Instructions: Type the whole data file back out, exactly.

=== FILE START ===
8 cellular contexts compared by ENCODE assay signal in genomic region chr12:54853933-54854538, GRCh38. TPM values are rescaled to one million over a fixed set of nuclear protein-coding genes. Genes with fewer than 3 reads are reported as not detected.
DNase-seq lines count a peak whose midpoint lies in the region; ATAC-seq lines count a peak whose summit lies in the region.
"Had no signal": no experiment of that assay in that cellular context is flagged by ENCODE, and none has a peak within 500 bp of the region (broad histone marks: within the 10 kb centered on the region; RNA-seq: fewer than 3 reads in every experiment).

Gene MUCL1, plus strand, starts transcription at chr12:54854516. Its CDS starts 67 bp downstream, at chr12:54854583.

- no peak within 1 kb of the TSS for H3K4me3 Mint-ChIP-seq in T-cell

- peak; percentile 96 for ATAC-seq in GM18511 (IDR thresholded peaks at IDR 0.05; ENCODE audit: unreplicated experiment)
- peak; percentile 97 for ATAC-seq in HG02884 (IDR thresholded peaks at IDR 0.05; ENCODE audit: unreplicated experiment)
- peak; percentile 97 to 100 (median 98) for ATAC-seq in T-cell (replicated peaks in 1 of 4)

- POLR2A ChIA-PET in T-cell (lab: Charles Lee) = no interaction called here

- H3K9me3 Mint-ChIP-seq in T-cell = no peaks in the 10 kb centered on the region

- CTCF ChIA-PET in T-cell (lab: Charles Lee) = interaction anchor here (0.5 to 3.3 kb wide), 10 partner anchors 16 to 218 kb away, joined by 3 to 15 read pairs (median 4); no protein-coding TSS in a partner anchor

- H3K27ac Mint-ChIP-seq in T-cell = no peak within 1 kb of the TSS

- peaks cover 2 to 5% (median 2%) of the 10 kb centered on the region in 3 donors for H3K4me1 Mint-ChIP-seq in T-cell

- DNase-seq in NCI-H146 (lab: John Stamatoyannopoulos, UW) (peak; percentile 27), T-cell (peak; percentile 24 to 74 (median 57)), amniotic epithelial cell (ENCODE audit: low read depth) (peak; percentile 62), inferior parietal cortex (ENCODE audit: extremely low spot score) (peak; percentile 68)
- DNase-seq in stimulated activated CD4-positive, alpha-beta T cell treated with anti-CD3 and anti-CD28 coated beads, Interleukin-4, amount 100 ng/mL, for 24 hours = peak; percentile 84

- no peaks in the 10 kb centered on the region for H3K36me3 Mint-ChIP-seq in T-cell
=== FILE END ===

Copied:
8 cellular contexts compared by ENCODE assay signal in genomic region chr12:54853933-54854538, GRCh38. TPM values are rescaled to one million over a fixed set of nuclear protein-coding genes. Genes with fewer than 3 reads are reported as not detected.
DNase-seq lines count a peak whose midpoint lies in the region; ATAC-seq lines count a peak whose summit lies in the region.
"Had no signal": no experiment of that assay in that cellular context is flagged by ENCODE, and none has a peak within 500 bp of the region (broad histone marks: within the 10 kb centered on the region; RNA-seq: fewer than 3 reads in every experiment).

Gene MUCL1, plus strand, starts transcription at chr12:54854516. Its CDS starts 67 bp downstream, at chr12:54854583.

- no peak within 1 kb of the TSS for H3K4me3 Mint-ChIP-seq in T-cell

- peak; percentile 96 for ATAC-seq in GM18511 (IDR thresholded peaks at IDR 0.05; ENCODE audit: unreplicated experiment)
- peak; percentile 97 for ATAC-seq in HG02884 (IDR thresholded peaks at IDR 0.05; ENCODE audit: unreplicated experiment)
- peak; percentile 97 to 100 (median 98) for ATAC-seq in T-cell (replicated peaks in 1 of 4)

- POLR2A ChIA-PET in T-cell (lab: Charles Lee) = no interaction called here

- H3K9me3 Mint-ChIP-seq in T-cell = no peaks in the 10 kb centered on the region

- CTCF ChIA-PET in T-cell (lab: Charles Lee) = interaction anchor here (0.5 to 3.3 kb wide), 10 partner anchors 16 to 218 kb away, joined by 3 to 15 read pairs (median 4); no protein-coding TSS in a partner anchor

- H3K27ac Mint-ChIP-seq in T-cell = no peak within 1 kb of the TSS

- peaks cover 2 to 5% (median 2%) of the 10 kb centered on the region in 3 donors for H3K4me1 Mint-ChIP-seq in T-cell

- DNase-seq in NCI-H146 (lab: John Stamatoyannopoulos, UW) (peak; percentile 27), T-cell (peak; percentile 24 to 74 (median 57)), amniotic epithelial cell (ENCODE audit: low read depth) (peak; percentile 62), inferior parietal cortex (ENCODE audit: extremely low spot score) (peak; percentile 68)
- DNase-seq in stimulated activated CD4-positive, alpha-beta T cell treated with anti-CD3 and anti-CD28 coated beads, Interleukin-4, amount 100 ng/mL, for 24 hours = peak; percentile 84

- no peaks in the 10 kb centered on the region for H3K36me3 Mint-ChIP-seq in T-cell